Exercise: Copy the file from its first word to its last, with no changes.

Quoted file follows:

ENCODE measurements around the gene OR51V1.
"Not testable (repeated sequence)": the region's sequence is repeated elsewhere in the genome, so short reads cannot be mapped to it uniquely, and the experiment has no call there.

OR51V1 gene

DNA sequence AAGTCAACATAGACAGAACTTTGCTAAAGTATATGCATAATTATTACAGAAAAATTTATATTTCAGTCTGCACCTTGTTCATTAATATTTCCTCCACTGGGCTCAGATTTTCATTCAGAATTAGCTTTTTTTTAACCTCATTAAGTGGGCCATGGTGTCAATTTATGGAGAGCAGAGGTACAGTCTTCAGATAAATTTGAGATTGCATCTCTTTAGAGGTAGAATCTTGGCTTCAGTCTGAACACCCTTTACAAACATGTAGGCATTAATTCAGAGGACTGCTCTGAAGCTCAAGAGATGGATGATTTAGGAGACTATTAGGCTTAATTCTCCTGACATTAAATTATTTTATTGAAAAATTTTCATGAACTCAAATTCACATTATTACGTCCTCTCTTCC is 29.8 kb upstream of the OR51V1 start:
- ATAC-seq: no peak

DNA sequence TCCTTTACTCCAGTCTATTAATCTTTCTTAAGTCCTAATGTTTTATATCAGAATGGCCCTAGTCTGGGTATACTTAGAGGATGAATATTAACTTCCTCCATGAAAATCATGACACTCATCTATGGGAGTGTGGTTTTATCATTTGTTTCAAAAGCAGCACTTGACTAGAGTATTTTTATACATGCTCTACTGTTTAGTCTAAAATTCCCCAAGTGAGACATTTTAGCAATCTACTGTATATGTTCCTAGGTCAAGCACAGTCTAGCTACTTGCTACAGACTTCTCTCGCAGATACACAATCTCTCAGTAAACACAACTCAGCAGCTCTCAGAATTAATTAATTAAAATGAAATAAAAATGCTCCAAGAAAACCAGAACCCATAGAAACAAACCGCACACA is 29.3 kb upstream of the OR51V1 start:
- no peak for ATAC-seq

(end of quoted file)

ENCODE measurements around the gene OR51V1.
"Not testable (repeated sequence)": the region's sequence is repeated elsewhere in the genome, so short reads cannot be mapped to it uniquely, and the experiment has no call there.

OR51V1 gene

DNA sequence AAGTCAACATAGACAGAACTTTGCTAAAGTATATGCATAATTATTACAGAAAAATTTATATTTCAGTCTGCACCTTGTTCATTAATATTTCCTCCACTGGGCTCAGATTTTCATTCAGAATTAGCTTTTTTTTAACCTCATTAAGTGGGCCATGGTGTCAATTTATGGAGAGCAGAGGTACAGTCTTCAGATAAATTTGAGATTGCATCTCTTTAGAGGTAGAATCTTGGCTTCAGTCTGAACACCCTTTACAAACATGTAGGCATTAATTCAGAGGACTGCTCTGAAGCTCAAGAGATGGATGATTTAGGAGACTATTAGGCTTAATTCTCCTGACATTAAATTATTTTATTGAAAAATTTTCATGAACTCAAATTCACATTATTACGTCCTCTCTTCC is 29.8 kb upstream of the OR51V1 start:
- ATAC-seq: no peak

DNA sequence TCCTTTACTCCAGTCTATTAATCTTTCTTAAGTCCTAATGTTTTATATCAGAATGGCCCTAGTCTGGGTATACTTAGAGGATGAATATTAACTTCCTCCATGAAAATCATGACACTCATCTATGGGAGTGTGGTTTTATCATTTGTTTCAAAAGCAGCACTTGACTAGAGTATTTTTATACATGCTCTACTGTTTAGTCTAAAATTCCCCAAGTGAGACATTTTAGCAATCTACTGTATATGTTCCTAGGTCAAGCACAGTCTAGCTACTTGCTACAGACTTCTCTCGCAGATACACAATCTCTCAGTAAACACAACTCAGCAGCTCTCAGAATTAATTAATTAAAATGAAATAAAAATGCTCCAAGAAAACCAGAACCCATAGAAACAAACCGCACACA is 29.3 kb upstream of the OR51V1 start:
- no peak for ATAC-seq